Minimalissimo


nothingtoodoo is the latest work by Beijing-born, Canadian-based artist Terrence Koh. The work is part installation and part performance. It consists of a large mound of white salt, around which Koh circles in a white suit on his knees. Koh has continued this ritual since the opening of the work at Mary Boone Gallery in New York City on the 12th of February, and intends to continue it until its closing on the 19th of March. This kind of duration performance reminds me instantly of Marina Abromovic’s The Artist is Present, which was performed at the Museum of Modern Art midway through last year.

Roberta Smith, writing for the New York times, says:

This is performance art reduced to a bare and relentless rite in a space that has been stripped down to a kind of temple.

 

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  1. Although I recognize the obvious minimalistelement of Koh’s performance, his art never fails to make me cock my head to the side and wonder, “Really?”.

  2. When I see art like this I want to “graffiti” on it in an act of … “Why-is-this-so-important-to-you?”.

    I think id toss a few gallons of water on that heap. Or slugs. Or both. Or maybe a pig.

  3. Derek, that’s kinda the reaction the artist is looking for.

    _Why_ that is his goal eludes me.

  4. Major Bummer

    Well, I don’t get it.

    I like the salt, it reminds me of Anish Kapoor and Wolfgang Laib, but why walk around it on your knees? It seems to me just a waste of energy. Instead he’d better go to Japan and give a hand there. This is the kind of performance I just don’t seem to get.

    Ps. And please, don’t come with the answer that this question is exactlty what the artist had in mind when he came up with the idea for this performance. There are far too many artist (and some in a much better way) who asked of me the same thing and it really really gets boring.

    But the salt is great.

  5. “…and it really really gets boring”
    ^
    This.
    I appreciate the first incarnations of 4’33″, blank canvases, etc. as explorations of the outer boundaries of art. They added something to the field. Someone had to go there and honestly examine those limits – once.
    nothingtoodoo and its ilk add…what? why again after so many other equivalent works?

  6. Major Bummer

    Maybe the goal of the artist is to bore me?
    Congrats; it worked!

    Still like the salt though.

  7. The role of contemporary art is to create an arena for discourse.

    Based on the comments above, Mr. Koh has succeeded.

  8. Major Bummer

    Yeah well, if I will put a fresh turt on my head and dance the ‘horlepiep’ (a native Dutch dance) naked I’m sure I will ‘create an arena for discourse’. Does this makes it art?

    And yes, here we go again the po-mo question; what is art? This is sooo 1980′s and exactly what I meant with booooooring.

  9. I’m performing a new piece today. It’s called “Not enough time to do the things I want.”

    I’ll be performing menial tasks at my job. Boring and meaningless, yet somehow the pain is dulled with payment. I believe it to be an interestinglook at humanity’s ability to settle for less and negate from happiness in search of happiness.

    Pay me money now, I’m an artist. It doesn’t even have to be a lot of money. Just enough for me to live today without stress.

  10. “…to create an arena for discourse.”

    So?
    Not like our society doesn’t have enough discourse about little of importance.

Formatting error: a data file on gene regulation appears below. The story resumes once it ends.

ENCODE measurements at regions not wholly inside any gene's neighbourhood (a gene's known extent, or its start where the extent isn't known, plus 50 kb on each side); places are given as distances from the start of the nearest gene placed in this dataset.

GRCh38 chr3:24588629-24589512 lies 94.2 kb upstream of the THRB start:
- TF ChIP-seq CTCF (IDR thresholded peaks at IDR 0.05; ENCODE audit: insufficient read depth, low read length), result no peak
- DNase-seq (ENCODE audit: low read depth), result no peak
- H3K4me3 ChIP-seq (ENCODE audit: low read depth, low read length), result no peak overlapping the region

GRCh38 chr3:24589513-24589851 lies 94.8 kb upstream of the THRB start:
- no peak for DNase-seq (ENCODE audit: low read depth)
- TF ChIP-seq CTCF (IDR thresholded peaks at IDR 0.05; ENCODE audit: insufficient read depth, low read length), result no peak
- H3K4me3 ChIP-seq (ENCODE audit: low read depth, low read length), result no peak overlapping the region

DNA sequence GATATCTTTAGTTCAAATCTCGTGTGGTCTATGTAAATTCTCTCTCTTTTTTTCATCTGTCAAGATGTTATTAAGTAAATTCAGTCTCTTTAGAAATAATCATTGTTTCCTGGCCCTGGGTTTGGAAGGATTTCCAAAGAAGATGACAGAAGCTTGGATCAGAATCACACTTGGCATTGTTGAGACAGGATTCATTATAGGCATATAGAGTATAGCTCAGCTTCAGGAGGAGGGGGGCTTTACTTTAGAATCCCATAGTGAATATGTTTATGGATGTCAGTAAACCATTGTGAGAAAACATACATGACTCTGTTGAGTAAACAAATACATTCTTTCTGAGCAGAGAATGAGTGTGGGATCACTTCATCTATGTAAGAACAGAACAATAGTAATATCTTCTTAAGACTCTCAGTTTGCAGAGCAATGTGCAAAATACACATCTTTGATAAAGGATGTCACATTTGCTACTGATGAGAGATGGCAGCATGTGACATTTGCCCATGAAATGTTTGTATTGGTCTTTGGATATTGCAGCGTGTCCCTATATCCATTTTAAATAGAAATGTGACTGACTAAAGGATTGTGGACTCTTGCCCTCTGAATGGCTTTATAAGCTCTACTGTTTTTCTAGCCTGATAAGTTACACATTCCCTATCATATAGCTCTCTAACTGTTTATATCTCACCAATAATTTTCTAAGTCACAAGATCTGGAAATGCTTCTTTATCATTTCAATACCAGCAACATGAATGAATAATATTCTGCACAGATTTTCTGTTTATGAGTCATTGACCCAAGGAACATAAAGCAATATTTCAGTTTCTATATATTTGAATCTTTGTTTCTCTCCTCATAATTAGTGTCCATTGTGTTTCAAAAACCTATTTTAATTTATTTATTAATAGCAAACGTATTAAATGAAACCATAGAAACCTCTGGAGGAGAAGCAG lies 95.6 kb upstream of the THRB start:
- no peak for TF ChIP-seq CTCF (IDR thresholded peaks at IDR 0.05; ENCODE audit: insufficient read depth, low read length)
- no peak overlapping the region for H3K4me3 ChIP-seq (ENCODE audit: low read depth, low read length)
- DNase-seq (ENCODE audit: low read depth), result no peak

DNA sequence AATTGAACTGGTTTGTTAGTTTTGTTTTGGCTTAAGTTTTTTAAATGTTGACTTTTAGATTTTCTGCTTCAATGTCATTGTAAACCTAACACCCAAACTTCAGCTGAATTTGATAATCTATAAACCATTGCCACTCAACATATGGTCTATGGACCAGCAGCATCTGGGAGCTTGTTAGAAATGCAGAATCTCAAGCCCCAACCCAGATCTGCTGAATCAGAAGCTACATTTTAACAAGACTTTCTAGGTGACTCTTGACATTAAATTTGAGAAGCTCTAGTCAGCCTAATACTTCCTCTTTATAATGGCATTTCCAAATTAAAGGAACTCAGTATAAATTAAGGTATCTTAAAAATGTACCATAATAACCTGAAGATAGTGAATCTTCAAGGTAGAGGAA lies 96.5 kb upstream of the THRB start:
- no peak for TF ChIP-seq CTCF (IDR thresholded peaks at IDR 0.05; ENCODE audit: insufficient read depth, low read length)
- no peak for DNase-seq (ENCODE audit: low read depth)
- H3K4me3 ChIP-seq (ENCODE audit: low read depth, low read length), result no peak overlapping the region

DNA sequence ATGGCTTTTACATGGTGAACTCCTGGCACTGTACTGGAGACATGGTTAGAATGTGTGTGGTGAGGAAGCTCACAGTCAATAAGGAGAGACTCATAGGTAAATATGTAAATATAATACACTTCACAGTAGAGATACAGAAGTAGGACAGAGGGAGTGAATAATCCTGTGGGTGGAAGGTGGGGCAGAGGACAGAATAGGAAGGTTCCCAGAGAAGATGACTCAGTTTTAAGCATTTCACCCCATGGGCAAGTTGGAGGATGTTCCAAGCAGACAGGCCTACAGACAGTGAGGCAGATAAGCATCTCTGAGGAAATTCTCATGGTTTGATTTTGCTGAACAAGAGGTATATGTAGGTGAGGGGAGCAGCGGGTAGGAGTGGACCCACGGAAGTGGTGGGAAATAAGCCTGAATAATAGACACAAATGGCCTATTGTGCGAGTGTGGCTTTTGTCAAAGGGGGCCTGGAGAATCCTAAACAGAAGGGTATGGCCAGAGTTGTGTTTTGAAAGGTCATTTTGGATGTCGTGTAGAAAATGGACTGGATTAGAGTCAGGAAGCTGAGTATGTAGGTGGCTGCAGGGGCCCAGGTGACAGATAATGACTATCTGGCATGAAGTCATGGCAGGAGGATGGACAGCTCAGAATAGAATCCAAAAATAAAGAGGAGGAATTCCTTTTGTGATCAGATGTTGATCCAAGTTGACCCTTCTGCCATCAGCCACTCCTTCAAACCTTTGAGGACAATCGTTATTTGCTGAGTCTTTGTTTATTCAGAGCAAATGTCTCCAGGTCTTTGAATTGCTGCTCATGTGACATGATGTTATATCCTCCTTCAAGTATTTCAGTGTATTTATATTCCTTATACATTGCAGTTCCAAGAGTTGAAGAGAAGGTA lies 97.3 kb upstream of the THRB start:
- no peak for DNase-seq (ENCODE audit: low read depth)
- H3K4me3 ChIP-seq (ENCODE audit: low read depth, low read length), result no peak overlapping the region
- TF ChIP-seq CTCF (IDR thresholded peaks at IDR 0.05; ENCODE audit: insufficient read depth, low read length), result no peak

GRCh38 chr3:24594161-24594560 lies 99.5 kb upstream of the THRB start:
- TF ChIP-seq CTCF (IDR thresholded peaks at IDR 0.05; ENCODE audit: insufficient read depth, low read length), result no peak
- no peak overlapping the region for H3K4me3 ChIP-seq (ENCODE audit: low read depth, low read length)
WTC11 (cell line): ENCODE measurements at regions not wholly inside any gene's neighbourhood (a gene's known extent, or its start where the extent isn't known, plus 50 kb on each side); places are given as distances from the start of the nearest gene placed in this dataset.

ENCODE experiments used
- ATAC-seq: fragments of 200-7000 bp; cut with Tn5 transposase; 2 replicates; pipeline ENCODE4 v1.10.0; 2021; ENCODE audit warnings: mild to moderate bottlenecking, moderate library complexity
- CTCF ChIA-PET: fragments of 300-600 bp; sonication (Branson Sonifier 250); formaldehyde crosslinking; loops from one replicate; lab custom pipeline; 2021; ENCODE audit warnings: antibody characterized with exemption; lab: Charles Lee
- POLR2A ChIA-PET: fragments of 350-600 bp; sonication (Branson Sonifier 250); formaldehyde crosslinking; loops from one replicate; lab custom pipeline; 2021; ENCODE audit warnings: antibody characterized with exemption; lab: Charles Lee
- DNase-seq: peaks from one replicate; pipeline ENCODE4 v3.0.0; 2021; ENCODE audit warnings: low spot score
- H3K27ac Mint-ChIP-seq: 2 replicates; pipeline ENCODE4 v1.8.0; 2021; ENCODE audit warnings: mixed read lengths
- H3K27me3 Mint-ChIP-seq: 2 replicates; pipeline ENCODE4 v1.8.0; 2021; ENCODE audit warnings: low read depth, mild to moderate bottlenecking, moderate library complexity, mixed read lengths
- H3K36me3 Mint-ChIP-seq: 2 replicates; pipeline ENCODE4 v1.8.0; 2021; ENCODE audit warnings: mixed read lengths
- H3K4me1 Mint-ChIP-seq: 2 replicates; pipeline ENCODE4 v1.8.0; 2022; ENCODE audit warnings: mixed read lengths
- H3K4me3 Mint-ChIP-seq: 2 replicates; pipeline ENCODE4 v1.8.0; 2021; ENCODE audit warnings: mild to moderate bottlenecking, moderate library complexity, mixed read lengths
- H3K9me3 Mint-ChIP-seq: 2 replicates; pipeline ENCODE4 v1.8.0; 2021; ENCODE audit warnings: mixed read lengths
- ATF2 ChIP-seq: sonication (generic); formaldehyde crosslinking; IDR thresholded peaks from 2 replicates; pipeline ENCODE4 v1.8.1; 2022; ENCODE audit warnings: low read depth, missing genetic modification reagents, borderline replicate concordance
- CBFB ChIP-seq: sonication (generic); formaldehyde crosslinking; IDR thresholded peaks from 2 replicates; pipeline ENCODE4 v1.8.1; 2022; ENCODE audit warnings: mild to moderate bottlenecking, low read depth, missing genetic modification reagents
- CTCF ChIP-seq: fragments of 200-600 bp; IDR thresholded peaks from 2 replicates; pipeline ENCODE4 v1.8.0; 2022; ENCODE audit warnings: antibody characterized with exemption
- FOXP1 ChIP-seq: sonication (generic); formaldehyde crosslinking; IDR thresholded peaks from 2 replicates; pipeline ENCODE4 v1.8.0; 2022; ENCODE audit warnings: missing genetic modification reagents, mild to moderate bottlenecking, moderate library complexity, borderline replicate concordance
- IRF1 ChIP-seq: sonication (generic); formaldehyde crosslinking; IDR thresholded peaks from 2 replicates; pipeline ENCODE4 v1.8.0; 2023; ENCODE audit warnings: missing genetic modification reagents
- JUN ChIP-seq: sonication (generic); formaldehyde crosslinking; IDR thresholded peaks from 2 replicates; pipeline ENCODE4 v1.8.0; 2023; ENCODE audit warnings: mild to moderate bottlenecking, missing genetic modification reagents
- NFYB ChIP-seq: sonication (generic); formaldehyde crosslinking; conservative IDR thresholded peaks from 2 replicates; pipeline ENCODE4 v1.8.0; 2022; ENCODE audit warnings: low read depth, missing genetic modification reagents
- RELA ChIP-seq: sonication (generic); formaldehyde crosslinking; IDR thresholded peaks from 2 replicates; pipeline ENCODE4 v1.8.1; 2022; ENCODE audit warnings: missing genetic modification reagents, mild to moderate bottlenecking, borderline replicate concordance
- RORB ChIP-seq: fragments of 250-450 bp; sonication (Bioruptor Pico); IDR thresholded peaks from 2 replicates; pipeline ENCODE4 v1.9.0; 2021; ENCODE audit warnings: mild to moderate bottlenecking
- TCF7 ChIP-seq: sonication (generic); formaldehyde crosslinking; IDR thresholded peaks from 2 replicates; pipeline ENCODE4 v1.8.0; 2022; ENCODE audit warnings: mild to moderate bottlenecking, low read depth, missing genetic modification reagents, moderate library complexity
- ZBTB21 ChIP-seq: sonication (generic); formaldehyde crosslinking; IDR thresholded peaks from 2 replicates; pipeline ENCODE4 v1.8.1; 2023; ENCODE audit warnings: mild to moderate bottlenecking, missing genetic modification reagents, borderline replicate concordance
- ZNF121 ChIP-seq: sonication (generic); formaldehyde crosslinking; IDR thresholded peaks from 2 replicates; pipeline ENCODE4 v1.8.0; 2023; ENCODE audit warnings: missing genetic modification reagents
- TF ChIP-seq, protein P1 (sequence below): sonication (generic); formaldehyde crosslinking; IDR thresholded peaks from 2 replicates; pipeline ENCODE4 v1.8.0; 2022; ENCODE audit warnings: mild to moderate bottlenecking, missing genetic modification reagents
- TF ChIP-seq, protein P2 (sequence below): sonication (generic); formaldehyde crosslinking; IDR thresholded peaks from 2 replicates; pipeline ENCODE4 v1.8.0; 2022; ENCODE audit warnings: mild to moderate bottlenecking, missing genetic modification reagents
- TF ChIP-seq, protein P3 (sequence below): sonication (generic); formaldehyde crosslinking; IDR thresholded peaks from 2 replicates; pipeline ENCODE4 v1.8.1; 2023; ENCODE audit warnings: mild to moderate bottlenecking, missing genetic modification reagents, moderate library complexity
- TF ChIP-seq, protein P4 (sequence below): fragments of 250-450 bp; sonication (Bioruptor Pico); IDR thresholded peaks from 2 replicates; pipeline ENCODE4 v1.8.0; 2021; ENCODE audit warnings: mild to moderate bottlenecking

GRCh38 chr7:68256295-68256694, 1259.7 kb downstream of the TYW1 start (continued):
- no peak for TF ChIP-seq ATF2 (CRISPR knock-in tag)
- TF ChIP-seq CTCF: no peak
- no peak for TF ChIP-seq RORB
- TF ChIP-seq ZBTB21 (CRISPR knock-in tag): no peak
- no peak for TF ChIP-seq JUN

11. “Pay me money now, I’m an artist.”
    Seems the sentiment indeed: a simple declaration of self-importance, coupled with a bit of effort unto no inherent value, and somehow this is enough to warrant coercing large amounts of money out of taxpayer pockets (fair to assume it is, in significant part, “publicly” funded).
    Want some minimal art of value? Tape a webcam to one’s head and go shovel rubble, or hand out MREs, in Japan while the feed is shown live on an HDTV in the gallery – inviting the viewers to contemplate what the he11 they’re doing standing in an otherwise empty room watching someone do something charitable.

  12. Major Bummer

    He he he, wel all seem to agree that Mr. Koh has succeeded in creating himself a great deal of pain (in his knees) for the good of absolutely nothing except the fact that a lot of people think its really boring and very stupid indeed.

    Congrats Mr. Koh. We all can’t understand so it must be art.

    Ps. I still like the pile of salt though.
    Ps. Maybe he is one of those Catholics who punnish themself during Eastern to recreate the passion of Christ?

  13. Why don’t you want to yell at Picasso and ask of it “why is it so important to you?” because it has been accepted already? I dont’t understand why your personal dislike for the piece calls for the question of “is it art.” He made it as an art piece, and perhaps it’s a “bad work of art” but why must we have a discussion of it from the not art, yes art perspective? Can’t we just talk about it from the “why it doesn’t work for you” perspective? I find it perfectly interesting and legitimate to dislike the piece but I don’t understand why that calls for such disrespect and hatred, from ppl who just can’t accept when something they can’t accept being accepted or even liked by others. Is it because he is getting paid? Well no one is trying to pull anything here, perhaps it seems really insincere and stupid to you but does that mean only things that add obvious value to everyone’s lives be paid? Obviously there are those who believe in his work, whether everyone feels the same or not.

  14. All of you criticizing it for not being art and saying you could do “useless” things and call it art. Maybe you COULD but guess what… you DIDN’T. And even if you did do you think you’d be in blogs with tens of comments debating it afterwords? Probably not. Bummer.

 

 

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